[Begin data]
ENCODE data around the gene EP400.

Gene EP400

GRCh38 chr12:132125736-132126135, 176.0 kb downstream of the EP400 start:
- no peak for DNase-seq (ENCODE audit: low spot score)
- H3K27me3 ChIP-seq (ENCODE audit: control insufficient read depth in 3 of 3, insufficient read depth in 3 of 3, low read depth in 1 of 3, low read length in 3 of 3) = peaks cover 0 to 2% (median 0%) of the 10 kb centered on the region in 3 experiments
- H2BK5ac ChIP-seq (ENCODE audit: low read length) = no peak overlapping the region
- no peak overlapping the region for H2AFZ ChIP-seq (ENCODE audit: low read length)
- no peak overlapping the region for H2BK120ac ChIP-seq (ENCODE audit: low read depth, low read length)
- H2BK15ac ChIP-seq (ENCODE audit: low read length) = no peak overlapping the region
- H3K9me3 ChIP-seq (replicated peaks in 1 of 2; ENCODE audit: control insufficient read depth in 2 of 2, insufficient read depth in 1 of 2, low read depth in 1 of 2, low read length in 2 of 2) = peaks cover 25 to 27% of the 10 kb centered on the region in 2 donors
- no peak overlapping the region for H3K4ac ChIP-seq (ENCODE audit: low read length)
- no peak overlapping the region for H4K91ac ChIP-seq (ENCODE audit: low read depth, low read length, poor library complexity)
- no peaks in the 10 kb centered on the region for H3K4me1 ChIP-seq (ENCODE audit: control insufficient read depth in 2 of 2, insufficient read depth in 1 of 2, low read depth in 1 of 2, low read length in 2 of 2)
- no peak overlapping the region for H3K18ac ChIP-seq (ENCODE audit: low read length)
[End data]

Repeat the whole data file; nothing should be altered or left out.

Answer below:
ENCODE data around the gene EP400.

Gene EP400

GRCh38 chr12:132125736-132126135, 176.0 kb downstream of the EP400 start:
- no peak for DNase-seq (ENCODE audit: low spot score)
- H3K27me3 ChIP-seq (ENCODE audit: control insufficient read depth in 3 of 3, insufficient read depth in 3 of 3, low read depth in 1 of 3, low read length in 3 of 3) = peaks cover 0 to 2% (median 0%) of the 10 kb centered on the region in 3 experiments
- H2BK5ac ChIP-seq (ENCODE audit: low read length) = no peak overlapping the region
- no peak overlapping the region for H2AFZ ChIP-seq (ENCODE audit: low read length)
- no peak overlapping the region for H2BK120ac ChIP-seq (ENCODE audit: low read depth, low read length)
- H2BK15ac ChIP-seq (ENCODE audit: low read length) = no peak overlapping the region
- H3K9me3 ChIP-seq (replicated peaks in 1 of 2; ENCODE audit: control insufficient read depth in 2 of 2, insufficient read depth in 1 of 2, low read depth in 1 of 2, low read length in 2 of 2) = peaks cover 25 to 27% of the 10 kb centered on the region in 2 donors
- no peak overlapping the region for H3K4ac ChIP-seq (ENCODE audit: low read length)
- no peak overlapping the region for H4K91ac ChIP-seq (ENCODE audit: low read depth, low read length, poor library complexity)
- no peaks in the 10 kb centered on the region for H3K4me1 ChIP-seq (ENCODE audit: control insufficient read depth in 2 of 2, insufficient read depth in 1 of 2, low read depth in 1 of 2, low read length in 2 of 2)
- no peak overlapping the region for H3K18ac ChIP-seq (ENCODE audit: low read length)